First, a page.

By Chris Lane
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Next year, on the Fourth of July, Dace and Akkerman hope to blast six civilians into suborbital space. As holiday revelers watch from a Galveston beach, the pair predicts, the titanium rocket Akkerman designed will lift off from the Gulf of Mexico and make a 15-minute journey from sea level to 70 miles above the earth's surface. Then the rocket will glide back to Earth, landing in the ocean near Galveston's sea wall.
Then, within two weeks, Dace and Akkerman plan to repeat the launch. And after that, they hope to begin booking suborbital flights to other continents -- flights so fast they make the Concorde look poky.
"We are going to rewrite one of the most important phases of the aerospace business," says the immodest Dace, who plans to be onboard the first manned test flight of the vehicle. "We are on the cutting edge, and everybody else is going to be copying us."
If they can carry off their scheme, they might indeed revolutionize the flight industry, and win a $10 million prize in the process. And -- oh yeah -- Dace and Akkerman might get very, very rich.
Of course, they might also never leave the ground.
But that's a possibility that Dace refuses to acknowledge. "Like Napoleon said: If you say you're going to Vienna, by God, you better go to Vienna."
As Harry Dace walks, his head and shoulders precede his tall, thin body, and he unconsciously motions for the person trailing him to pick up the pace. "In a modest way, I've done all right for myself," he says, looking around the Brazoria County factory where he manufactures air-conditioning ductwork. "But three years ago, just before my 40th birthday, I decided I wanted to do something."
He made a list of people he'd like to work with, and at the top of that list was his boyhood hero, Jim Akkerman. As a 13-year-old growing up in Pearland, Dace was fascinated by go-carts. In a racing magazine, he learned that he lived near one of the best go-cart builders and race drivers in the country: Akkerman, an engineer at Johnson Space Center, held straightaway, drag-strip-style track speed records at places like Indianapolis Raceway Park. Dace was dying to meet him.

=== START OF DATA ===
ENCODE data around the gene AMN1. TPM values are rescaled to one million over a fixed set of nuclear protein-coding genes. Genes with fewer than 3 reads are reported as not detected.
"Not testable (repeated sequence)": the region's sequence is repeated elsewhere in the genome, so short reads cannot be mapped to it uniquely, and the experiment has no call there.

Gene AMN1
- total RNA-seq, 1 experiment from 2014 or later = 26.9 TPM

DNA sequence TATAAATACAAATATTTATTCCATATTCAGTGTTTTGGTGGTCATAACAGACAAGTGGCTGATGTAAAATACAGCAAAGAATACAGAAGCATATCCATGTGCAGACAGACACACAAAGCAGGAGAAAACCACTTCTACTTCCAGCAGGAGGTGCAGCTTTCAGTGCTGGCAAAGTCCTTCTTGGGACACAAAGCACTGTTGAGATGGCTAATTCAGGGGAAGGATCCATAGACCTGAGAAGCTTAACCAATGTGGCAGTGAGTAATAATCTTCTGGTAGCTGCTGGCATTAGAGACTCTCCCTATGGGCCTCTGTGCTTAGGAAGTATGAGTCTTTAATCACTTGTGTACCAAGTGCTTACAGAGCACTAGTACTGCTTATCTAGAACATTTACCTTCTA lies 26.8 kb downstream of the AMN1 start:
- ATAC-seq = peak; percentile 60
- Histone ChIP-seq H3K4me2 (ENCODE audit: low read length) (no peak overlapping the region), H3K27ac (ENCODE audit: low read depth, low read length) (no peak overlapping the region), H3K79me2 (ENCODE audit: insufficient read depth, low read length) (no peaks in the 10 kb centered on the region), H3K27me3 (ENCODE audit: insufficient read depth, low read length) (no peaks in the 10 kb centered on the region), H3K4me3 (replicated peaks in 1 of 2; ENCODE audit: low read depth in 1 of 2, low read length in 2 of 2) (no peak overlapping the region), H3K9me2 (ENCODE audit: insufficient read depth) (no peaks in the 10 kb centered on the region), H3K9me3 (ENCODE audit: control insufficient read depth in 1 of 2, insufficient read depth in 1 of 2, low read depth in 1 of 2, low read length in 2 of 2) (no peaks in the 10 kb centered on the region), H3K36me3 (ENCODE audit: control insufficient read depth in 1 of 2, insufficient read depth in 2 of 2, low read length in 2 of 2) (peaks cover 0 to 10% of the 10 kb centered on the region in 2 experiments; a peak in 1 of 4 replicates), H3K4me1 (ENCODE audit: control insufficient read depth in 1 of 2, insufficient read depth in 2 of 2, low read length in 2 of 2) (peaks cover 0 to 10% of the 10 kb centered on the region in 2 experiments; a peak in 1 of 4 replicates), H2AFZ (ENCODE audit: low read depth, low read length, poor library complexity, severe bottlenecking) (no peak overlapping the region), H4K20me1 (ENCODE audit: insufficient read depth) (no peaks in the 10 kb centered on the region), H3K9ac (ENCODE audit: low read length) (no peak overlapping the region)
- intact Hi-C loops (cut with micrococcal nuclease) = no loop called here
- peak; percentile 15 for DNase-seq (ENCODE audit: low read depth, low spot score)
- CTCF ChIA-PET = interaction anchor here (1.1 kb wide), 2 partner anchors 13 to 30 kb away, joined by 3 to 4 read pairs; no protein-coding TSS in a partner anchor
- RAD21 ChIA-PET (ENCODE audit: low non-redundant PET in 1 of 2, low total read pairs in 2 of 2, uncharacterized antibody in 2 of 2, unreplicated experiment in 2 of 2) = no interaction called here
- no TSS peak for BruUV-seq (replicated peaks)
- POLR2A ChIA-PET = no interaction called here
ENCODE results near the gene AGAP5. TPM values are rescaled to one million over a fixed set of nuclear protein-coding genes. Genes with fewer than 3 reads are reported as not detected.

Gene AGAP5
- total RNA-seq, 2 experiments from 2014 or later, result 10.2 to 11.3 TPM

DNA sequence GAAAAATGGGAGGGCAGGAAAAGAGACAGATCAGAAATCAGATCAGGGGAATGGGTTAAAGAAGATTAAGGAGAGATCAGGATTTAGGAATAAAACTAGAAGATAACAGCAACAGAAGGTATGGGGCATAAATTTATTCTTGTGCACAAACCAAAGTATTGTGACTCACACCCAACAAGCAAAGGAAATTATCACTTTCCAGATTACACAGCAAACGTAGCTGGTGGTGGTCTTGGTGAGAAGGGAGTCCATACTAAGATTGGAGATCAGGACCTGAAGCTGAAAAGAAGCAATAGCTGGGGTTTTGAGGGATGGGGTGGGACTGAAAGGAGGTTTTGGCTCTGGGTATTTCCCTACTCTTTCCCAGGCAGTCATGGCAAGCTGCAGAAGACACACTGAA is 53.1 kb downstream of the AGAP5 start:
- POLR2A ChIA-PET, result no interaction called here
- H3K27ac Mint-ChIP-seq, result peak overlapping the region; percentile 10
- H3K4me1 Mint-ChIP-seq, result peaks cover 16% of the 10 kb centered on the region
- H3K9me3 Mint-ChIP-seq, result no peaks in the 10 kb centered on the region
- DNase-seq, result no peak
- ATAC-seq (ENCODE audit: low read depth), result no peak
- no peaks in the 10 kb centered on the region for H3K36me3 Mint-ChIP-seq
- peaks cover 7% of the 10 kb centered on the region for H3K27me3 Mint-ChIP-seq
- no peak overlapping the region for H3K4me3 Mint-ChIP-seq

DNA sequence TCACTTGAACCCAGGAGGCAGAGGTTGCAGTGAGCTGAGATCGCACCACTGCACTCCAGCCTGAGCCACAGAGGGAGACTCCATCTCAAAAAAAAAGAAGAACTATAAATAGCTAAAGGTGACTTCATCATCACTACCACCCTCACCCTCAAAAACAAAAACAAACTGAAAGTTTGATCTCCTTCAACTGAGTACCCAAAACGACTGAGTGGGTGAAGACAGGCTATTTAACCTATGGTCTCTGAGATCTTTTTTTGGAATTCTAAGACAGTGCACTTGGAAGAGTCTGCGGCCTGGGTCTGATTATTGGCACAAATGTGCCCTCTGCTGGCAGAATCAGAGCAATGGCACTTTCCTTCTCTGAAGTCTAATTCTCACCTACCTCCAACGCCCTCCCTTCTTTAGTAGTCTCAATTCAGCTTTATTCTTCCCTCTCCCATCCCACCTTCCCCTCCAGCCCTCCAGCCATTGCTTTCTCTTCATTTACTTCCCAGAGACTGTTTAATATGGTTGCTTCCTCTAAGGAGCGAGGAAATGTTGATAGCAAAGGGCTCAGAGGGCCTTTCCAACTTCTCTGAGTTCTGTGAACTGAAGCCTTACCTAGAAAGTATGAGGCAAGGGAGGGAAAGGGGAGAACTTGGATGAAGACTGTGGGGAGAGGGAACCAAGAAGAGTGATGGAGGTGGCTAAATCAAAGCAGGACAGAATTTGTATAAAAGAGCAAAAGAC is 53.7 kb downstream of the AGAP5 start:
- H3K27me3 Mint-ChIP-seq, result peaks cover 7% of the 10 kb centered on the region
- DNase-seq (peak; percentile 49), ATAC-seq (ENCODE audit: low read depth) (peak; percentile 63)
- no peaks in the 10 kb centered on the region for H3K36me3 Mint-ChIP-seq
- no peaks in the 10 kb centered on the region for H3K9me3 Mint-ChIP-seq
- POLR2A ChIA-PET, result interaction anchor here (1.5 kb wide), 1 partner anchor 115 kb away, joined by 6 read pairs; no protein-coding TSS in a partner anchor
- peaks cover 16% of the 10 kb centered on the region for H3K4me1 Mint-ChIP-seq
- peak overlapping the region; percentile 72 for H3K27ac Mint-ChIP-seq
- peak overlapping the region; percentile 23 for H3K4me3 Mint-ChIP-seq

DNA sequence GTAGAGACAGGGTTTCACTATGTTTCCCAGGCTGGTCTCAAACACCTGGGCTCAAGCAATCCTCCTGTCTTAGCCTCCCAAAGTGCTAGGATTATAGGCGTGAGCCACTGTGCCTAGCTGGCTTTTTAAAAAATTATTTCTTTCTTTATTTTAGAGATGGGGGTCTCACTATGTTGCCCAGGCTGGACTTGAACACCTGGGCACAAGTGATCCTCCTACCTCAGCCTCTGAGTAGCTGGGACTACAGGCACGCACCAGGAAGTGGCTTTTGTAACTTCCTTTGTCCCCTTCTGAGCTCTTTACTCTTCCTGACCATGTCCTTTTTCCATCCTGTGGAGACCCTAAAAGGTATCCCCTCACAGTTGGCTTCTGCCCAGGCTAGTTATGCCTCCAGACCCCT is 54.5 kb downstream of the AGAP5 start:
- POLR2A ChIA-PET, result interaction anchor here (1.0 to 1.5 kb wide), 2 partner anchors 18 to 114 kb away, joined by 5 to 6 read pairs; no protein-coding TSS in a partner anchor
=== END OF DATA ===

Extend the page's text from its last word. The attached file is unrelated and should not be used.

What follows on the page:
It turned out that Dace's father, who owned an air-conditioning installation business, had gotten to know Akkerman while installing the then-new Johnson Space Center's air-conditioning system. Dace's dad called Akkerman, who said for young Harry to come on over. Which he did.
For Akkerman, go-carts offered a chance to show off both his engineering prowess and his daredeviltry. "In big-car racing," he explains, "you're sort of racing cubic dollars. If you've got enough money, you can win. But in go-cart racing, you're racing ingenuity and careful preparation -- the kind of things that an ordinary guy could enjoy and do. And, if he did it well, he could win."
Akkerman belonged to a go-cart team, along with his dad and a couple of other guys from NASA. In an old red Pontiac station wagon, they traveled the country from race to race. And at home, Akkerman worked to make his go-carts the fastest.
The engineer's house was a go-cart geek's wet dream. There, he built his own engines out of solid blocks of aluminum and machined his own crankshafts. He had engines with three carburetors. He had rotary valves. He had reed valves. Dace was awed.
According to Dace, Akkerman asked him what he wanted to be when he grew up. Dace, in a fit of hero worship, gushed that he wanted to be a rocket engineer, just like Akkerman.
It was a bad idea, Akkerman replied. There were already people who knew how to build rockets. What the boy needed to do was to learn to make money. If he could do that -- if he could learn to run a business -- then one day, they could build a rocket together.
Akkerman doesn't remember the conversation, but it stayed with Dace. He remembered it almost 30 years later, in May 1995, long after both men had lost interest in go-carts. Midlife crisis raging, Dace called Akkerman. And once again, Akkerman told him to come on over. Which he did.
Dace had picked a good time to approach Akkerman about embarking on something new. After more than three decades with NASA, the engineer had grown disillusioned with the government's space program -- a program he'd once approached with the same zeal he unleashed on his go-carts.
In 1962, just a year out of UT-Austin, Akkerman had gone to work on NASA's propulsion team, creating a launch system that would send Apollo crews to the moon. Over the years, Akkerman developed a reputation as a problem-solver -- and as someone who couldn't take no for an answer.
"He is very good at ferreting things out," says Guy Thibodeaux, the former head of the propulsion division. "But sometimes Jim is a little naive about reality."